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"DOR" 2003 Obituary


DORAN o@ca.on.york_county.toronto.globe_and_mail 2003-07-31 published
By Pat ROBERTS Thursday, July 31, 2003 - Page A24
Wife, mother, theatre director and founder. Born May 27, 1919, in Brandon, Manitoba Died April 2 in Toronto, of cancer, aged Peggy DORAN grew up in Brandon, Manitoba, and graduated from Brandon College before training as a nurse at Montreal's Royal Victoria Hospital during the Second World War. She did not like being a nurse, however. She had wanted to purse a career in the theatre and to study it at university. Her parents would not allow that; acting and theatre were seen as beneath the dignity of the only child of a well-to-do dentist from United Empire Loyalist stock. Nonetheless, her first theatrical success came at age 20, when she directed the Brandon Little Theatre production of Send Her Victorious, winning top honours in the Manitoba Drama Festival.
Peg worked as a nurse for just over a year. In 1945, she married Dennis ROBERTS, whom she had met in high school. They then moved to a tiny apartment in Toronto while he completed his psychology degree at the University of Toronto. In 1950, they moved to Sudbury, Ontario where Dennis became the city's first psychologist. As a couple, they played an active role in the city's educational and cultural life until Dennis' death in 1985.
The Sudbury Little Theatre Guild, founded in 1948, gave Peg the opportunity to "do theatre," and she made the most of it. Between 1950 and 1956, she gave birth to two children, directed four plays, acted in a fifth, and was twice president of the guild. Plays she directed include Blithe Spirit, The Importance of Being Earnest, The Glass Menagerie, and Antigone, which won the Edgar Stone Trophy for Direction at the Dominion Drama Festival in Toronto in 1955. That play coincided with her final pregnancy. The cast reportedly encouraged her to name the baby Antigone, if it was a girl.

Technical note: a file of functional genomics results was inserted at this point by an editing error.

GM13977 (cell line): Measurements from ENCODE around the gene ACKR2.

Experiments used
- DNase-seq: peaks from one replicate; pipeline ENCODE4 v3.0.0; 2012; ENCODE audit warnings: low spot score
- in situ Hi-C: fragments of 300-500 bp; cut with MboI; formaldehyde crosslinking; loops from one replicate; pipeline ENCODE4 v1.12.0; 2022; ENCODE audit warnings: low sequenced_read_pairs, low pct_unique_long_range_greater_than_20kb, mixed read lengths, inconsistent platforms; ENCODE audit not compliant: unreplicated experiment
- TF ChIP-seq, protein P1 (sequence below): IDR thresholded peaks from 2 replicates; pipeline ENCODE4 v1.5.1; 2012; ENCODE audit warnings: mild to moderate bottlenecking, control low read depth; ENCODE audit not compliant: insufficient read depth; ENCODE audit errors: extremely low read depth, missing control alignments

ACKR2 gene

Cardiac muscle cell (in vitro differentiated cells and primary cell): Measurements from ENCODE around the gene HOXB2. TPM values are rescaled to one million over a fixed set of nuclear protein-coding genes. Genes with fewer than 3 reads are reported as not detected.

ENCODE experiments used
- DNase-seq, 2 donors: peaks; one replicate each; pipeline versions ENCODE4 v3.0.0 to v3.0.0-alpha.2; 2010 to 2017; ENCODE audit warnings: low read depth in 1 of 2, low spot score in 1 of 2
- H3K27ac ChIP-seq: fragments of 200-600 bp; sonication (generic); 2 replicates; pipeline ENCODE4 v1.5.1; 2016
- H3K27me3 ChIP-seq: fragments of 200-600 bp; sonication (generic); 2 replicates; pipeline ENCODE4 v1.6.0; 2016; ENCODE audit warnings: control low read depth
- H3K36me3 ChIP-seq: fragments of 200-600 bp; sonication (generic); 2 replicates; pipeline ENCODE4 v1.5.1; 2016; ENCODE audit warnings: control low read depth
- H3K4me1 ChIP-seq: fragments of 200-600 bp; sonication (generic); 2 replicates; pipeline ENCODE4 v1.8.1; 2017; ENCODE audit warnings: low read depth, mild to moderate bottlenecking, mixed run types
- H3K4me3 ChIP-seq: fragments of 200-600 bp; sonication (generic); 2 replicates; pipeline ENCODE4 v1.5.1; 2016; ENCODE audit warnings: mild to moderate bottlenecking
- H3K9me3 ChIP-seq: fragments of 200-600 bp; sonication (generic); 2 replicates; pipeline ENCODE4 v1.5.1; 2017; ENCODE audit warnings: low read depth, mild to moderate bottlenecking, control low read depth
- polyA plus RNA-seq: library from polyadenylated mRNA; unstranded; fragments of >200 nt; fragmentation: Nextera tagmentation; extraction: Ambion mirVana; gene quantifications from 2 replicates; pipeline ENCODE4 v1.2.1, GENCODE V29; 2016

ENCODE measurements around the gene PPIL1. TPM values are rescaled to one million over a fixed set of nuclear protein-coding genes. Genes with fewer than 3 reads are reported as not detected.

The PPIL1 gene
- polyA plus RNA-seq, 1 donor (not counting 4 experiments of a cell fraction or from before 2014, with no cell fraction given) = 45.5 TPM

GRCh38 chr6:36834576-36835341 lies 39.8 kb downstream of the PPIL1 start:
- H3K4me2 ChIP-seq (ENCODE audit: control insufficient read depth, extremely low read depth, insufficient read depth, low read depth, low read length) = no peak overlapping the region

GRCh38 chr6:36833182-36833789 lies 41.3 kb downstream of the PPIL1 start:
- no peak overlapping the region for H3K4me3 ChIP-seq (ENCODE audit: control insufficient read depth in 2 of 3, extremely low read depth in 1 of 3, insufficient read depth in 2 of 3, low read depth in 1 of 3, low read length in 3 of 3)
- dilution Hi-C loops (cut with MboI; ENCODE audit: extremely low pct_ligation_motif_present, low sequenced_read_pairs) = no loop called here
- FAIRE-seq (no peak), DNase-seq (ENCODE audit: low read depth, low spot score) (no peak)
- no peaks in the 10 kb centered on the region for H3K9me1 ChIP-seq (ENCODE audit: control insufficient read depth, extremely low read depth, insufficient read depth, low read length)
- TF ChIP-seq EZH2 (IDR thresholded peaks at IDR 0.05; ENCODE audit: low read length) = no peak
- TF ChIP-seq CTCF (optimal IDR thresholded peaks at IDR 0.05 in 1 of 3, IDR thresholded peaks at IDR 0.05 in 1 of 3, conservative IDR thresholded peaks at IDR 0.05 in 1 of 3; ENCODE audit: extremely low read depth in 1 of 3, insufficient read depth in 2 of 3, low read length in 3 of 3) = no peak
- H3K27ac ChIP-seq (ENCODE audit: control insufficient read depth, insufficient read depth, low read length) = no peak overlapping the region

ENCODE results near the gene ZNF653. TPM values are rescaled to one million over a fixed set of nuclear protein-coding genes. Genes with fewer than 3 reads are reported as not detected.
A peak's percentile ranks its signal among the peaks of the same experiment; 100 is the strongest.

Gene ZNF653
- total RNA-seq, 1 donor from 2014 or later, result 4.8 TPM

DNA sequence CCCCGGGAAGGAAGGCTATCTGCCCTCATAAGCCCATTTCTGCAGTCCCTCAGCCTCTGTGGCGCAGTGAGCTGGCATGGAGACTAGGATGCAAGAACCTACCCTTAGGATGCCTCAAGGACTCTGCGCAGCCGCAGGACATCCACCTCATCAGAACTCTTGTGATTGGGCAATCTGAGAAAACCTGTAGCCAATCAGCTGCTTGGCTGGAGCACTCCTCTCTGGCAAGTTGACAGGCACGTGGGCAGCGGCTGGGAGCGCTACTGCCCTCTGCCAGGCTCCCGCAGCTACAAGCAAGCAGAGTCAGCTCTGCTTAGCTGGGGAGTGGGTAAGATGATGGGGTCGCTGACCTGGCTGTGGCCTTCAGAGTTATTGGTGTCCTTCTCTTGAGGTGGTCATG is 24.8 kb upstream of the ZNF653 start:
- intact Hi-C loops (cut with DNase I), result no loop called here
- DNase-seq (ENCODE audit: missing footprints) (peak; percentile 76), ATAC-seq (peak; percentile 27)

Her production of The Importance of Being Earnest also made it to the national Dominion Drama Festival finals. Although it did not win, the adjudicators reviewed it quite favourably, noting that the colours for the production -- white, black and yellow were playwright Oscar Wilde's favourites. Peg's production of that play might have been the world (or at least Canadian) premiere of a recently discovered scene, cut from the final text of the play, which Peg obtained after reading of its discovery.
A frequent leading man in those early days, Al HEMREND, recalls that Peg was "ahead of her time. She took risks and chose plays that were very difficult."
As president of the Sudbury Little Theatre Guild in the 1956-57 season, Peg successfully petitioned the Dominion Drama Festival to create a new region. Thus, in 1957, the Quebec-Ontario Theatre Association region was formed, with Peg as its first regional chair.
As Sudbury grew, Peg was one of those who saw a need for a professional theatre company in the city. She was instrumental in the founding of the Sudbury Theatre Centre as a member of the planning study group and of the first board of directors (known as "the Five Fools").
Peg was also enthusiastic about bringing theatre to young people, and was a drama consultant for the Sudbury Secondary School Board in the 1970s.